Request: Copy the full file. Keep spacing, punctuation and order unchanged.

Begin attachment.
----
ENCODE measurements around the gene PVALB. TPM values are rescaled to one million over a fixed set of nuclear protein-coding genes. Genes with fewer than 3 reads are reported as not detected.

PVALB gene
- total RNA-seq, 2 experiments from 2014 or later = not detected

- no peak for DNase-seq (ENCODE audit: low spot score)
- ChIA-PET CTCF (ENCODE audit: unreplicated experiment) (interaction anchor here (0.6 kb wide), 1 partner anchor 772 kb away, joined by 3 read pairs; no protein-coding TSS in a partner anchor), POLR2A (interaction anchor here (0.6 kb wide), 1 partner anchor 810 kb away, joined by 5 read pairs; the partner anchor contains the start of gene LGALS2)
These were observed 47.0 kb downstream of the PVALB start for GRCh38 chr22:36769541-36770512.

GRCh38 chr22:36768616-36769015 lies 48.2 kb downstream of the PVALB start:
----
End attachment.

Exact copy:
ENCODE measurements around the gene PVALB. TPM values are rescaled to one million over a fixed set of nuclear protein-coding genes. Genes with fewer than 3 reads are reported as not detected.

PVALB gene
- total RNA-seq, 2 experiments from 2014 or later = not detected

- no peak for DNase-seq (ENCODE audit: low spot score)
- ChIA-PET CTCF (ENCODE audit: unreplicated experiment) (interaction anchor here (0.6 kb wide), 1 partner anchor 772 kb away, joined by 3 read pairs; no protein-coding TSS in a partner anchor), POLR2A (interaction anchor here (0.6 kb wide), 1 partner anchor 810 kb away, joined by 5 read pairs; the partner anchor contains the start of gene LGALS2)
These were observed 47.0 kb downstream of the PVALB start for GRCh38 chr22:36769541-36770512.

GRCh38 chr22:36768616-36769015 lies 48.2 kb downstream of the PVALB start: